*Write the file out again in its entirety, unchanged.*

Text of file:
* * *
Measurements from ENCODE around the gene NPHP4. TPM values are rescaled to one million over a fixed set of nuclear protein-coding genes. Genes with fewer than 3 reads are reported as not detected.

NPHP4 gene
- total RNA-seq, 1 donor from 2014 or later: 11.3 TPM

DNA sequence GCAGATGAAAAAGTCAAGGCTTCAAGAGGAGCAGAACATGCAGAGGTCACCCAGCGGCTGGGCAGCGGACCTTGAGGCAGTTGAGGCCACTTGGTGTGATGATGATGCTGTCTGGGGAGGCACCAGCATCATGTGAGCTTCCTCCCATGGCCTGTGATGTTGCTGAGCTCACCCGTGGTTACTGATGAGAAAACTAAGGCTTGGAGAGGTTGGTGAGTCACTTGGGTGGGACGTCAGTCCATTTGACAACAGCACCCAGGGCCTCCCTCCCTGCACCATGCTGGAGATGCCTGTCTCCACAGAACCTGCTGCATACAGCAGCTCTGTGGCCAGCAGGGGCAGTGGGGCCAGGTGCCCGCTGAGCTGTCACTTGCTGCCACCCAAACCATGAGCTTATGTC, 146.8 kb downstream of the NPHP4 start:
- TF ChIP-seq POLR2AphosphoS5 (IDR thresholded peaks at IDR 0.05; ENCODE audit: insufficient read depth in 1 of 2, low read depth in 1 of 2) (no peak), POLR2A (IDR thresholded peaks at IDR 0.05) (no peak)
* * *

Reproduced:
Measurements from ENCODE around the gene NPHP4. TPM values are rescaled to one million over a fixed set of nuclear protein-coding genes. Genes with fewer than 3 reads are reported as not detected.

NPHP4 gene
- total RNA-seq, 1 donor from 2014 or later: 11.3 TPM

DNA sequence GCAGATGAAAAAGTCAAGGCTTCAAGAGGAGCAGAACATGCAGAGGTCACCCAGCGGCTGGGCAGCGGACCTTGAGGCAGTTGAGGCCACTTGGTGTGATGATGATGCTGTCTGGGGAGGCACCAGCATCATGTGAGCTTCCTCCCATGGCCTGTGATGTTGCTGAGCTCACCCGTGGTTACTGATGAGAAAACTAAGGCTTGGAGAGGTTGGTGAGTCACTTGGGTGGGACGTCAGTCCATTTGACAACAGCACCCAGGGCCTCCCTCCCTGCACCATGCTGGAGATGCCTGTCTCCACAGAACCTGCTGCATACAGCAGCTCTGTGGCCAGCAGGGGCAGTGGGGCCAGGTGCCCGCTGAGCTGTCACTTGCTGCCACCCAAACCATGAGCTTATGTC, 146.8 kb downstream of the NPHP4 start:
- TF ChIP-seq POLR2AphosphoS5 (IDR thresholded peaks at IDR 0.05; ENCODE audit: insufficient read depth in 1 of 2, low read depth in 1 of 2) (no peak), POLR2A (IDR thresholded peaks at IDR 0.05) (no peak)